Bonnie James and Jim Miller sailed their Newfoundland-registered Victoire yacht ‘Vagrant Sea’ from the Queen City Yacht Club in Toronto via the Intracoastal Waterway (ICW) to the Bahamas
Sailing the Coast of Newfoundland – Part 4
I will take over from Bonnie and continue the account of our trip on the Hinckley 59’ Sloop “Remedios” along the south coast of Newfoundland. I have traveled the coast extensively over the past thirty years from Terranceville to Port aux Basques. These trips were on the coastal boats, small aircraft and more recently by the various road connections. This time we had the opportunity to poke our noses into the many fiords and harbours on the coast. Nature has left us with breathtaking vistas. Deep fiords with towering mountains, waterfalls and wildlife abound. There is nothing quite like seeing the sounder show 400 feet beneath your keel just a boat length from shore. Then of course you have to study the chart closely to find shallow enough water to anchor for the night.
It was good to meet some old friends along the way and catch up on all the local news. In Burgeo, Bonnie caught the bus back home and we had a day to restock the boat and do laundry. The local food store happily provided free delivery back to the boat. Talking to the store owner Gordon Ingram about the changes in Burgeo, he indicated what has happened since the fish plant closed and both fishermen and plant workers were out of work. As with other areas along the coast, many of the adults have changed the trips to sea for airplane trips out west, but maintain their homes in Burgeo and spend the bulk of their income locally. Several residents have opened up tourist related facilities. We passed a number of kayakers along the coast that came to the province to experience trips of a lifetime. A number of the businesses have connected together so that tourists can arrange one-way kayak trips up the coast and take the ferry back to their starting point.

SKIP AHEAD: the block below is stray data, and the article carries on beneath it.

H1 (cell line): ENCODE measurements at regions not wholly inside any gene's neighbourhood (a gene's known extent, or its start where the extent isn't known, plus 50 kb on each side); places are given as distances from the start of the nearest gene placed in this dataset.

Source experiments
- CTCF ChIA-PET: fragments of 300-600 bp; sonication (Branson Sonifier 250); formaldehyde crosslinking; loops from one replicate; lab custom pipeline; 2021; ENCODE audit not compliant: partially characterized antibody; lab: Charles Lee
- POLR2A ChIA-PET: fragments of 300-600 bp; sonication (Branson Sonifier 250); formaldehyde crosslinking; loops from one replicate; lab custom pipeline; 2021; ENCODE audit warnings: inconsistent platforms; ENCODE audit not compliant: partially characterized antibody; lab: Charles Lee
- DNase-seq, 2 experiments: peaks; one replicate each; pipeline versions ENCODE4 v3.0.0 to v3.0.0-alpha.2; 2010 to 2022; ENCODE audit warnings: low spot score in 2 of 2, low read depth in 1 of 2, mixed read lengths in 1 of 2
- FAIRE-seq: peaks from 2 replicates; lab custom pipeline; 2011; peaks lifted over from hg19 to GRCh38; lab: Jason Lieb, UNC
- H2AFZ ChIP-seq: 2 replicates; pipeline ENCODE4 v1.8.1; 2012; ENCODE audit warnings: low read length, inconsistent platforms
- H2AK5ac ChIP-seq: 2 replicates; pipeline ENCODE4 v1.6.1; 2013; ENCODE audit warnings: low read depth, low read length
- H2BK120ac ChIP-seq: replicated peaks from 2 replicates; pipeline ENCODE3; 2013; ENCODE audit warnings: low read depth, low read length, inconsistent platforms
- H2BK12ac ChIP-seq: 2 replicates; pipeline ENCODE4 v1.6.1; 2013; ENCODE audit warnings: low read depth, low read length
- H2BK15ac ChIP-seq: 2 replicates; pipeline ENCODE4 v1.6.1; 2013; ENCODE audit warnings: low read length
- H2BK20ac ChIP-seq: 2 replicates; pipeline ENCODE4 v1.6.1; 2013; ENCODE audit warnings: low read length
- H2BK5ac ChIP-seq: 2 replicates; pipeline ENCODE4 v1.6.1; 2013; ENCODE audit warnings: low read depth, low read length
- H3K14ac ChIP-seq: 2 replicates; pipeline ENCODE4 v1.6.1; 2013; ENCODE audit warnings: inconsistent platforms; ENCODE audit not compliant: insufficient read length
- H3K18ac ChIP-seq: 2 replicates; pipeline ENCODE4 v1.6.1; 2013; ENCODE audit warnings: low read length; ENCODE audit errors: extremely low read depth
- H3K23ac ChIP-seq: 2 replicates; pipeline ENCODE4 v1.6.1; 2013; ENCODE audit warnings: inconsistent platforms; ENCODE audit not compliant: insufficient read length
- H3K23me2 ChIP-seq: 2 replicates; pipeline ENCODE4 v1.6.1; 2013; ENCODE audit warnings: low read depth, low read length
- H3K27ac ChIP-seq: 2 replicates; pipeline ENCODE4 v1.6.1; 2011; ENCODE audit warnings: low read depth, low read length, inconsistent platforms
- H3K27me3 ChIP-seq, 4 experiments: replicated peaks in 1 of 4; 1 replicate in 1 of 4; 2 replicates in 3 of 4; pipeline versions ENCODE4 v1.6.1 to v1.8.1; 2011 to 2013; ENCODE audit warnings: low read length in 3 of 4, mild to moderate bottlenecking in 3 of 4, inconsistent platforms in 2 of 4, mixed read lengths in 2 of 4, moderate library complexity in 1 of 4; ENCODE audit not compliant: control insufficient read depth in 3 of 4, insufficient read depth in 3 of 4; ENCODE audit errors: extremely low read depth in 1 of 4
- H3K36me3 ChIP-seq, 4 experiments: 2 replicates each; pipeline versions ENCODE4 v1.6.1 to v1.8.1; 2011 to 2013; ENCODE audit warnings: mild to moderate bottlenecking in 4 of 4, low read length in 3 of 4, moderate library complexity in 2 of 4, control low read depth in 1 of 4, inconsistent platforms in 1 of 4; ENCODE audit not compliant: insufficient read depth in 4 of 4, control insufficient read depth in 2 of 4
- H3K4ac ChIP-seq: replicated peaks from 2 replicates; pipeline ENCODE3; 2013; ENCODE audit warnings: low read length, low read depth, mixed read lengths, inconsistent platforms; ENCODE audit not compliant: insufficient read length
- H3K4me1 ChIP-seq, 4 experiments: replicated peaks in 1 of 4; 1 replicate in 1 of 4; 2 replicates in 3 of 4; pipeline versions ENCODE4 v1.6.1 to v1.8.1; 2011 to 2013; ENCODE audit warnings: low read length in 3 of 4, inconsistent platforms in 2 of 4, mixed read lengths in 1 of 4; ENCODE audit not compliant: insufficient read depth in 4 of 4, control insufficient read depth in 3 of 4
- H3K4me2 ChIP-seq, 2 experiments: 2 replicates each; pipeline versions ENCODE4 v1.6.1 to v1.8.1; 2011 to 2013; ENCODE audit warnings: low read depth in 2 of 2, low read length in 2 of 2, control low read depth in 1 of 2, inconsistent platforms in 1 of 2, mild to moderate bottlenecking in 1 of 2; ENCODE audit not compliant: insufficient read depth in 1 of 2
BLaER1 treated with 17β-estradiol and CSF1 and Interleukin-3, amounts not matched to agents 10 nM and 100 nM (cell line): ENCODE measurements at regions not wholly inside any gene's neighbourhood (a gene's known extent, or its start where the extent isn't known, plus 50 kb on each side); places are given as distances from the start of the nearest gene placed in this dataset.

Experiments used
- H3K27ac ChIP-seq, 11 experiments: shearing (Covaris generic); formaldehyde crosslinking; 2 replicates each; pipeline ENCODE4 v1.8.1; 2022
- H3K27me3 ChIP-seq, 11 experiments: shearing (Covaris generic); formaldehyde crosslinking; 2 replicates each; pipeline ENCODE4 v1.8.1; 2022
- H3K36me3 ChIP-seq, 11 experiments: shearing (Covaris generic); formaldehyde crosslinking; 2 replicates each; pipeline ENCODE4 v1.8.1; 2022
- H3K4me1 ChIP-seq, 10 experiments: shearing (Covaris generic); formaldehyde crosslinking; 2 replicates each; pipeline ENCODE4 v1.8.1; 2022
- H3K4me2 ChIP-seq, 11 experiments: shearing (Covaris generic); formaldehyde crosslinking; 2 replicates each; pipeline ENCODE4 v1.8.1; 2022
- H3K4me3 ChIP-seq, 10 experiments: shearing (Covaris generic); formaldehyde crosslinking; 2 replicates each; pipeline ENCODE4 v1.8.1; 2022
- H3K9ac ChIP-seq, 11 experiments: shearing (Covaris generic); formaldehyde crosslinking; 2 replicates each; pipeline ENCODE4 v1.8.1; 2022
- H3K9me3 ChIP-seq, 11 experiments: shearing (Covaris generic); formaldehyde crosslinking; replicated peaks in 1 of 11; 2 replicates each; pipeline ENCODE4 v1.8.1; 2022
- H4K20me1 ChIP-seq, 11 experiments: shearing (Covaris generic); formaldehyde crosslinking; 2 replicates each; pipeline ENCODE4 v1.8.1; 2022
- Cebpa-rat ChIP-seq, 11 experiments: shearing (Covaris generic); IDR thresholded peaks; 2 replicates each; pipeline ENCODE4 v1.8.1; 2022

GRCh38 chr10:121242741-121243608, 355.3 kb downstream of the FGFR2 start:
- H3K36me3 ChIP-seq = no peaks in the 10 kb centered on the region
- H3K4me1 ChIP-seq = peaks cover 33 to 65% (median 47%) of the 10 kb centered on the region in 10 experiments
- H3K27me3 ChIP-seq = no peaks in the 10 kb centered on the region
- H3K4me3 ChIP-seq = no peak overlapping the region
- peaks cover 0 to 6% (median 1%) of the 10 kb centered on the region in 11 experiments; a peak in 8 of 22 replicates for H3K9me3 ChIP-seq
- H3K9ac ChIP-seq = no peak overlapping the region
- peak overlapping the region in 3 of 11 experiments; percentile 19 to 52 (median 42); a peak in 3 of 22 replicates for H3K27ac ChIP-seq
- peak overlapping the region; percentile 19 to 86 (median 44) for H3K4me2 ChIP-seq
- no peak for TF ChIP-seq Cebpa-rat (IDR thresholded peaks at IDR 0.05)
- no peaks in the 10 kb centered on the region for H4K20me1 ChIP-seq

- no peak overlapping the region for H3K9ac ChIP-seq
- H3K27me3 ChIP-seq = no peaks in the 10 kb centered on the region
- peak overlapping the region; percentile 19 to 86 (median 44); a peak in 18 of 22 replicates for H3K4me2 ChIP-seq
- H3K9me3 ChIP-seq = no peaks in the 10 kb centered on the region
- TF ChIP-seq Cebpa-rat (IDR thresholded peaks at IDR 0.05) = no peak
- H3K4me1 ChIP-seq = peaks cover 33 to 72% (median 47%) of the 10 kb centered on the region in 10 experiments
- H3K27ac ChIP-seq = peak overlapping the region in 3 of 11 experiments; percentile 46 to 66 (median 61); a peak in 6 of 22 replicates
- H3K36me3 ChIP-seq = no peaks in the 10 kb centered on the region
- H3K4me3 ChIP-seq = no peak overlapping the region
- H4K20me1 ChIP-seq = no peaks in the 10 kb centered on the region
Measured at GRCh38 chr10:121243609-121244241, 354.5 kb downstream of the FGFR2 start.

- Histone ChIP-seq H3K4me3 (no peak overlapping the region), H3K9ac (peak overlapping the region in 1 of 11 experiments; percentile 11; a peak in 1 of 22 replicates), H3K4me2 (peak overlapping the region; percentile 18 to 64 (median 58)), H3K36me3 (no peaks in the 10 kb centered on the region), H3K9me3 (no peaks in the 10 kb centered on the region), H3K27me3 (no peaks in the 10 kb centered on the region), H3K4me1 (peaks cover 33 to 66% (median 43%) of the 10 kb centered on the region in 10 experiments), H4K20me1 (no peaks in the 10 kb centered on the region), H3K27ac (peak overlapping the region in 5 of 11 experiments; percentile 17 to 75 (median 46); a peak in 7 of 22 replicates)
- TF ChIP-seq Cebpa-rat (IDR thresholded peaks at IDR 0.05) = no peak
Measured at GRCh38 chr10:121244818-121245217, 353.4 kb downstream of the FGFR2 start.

We leave Burgeo by the well-buoyed western channel and head for Grand Bruit. The weather has changed to low cloud, fog, some rain squalls and a lumpy sea. It is said that there are 365 islands in the Burgeo archipelago, one for each day of the year. Modern navigation has greatly improved navigation in the area. The Sand Banks are along this section of coast, miles of golden sand incorporated into a Provincial Park. This is quite the change from further east where mountains raise straight out of the sea. The land here is much lower, and there are many shoal areas to avoid.
Our arrival into Grand Bruit, French for `Big Noise`, is shrouded in fog. As we tie up to the government wharf, the fog lifts to reveal the prime attraction. The big falls split the town in half. Grand Bruit was settled in the 1700`s, and is a well protected harbour close to the fishery. There are about 35 full-time residents and an equal number of part-timers that return for the summer season. Unfortunately, the school closed this past fall, so the students must now spend the school year with so relatives in a larger town. The only access to Grand Bruit is by sea or air. We discovered a vibrant community, with everything we needed. The CAP site (Community Access Program) in the school provided our computer connection, local stores supplied treats, and a unique spot, the Cram-a-Lot Inn, had all the local gossip in the evenings. Anyone that has ever been here knows what I am talking about; the rest of you will have to visit to discover this gathering place.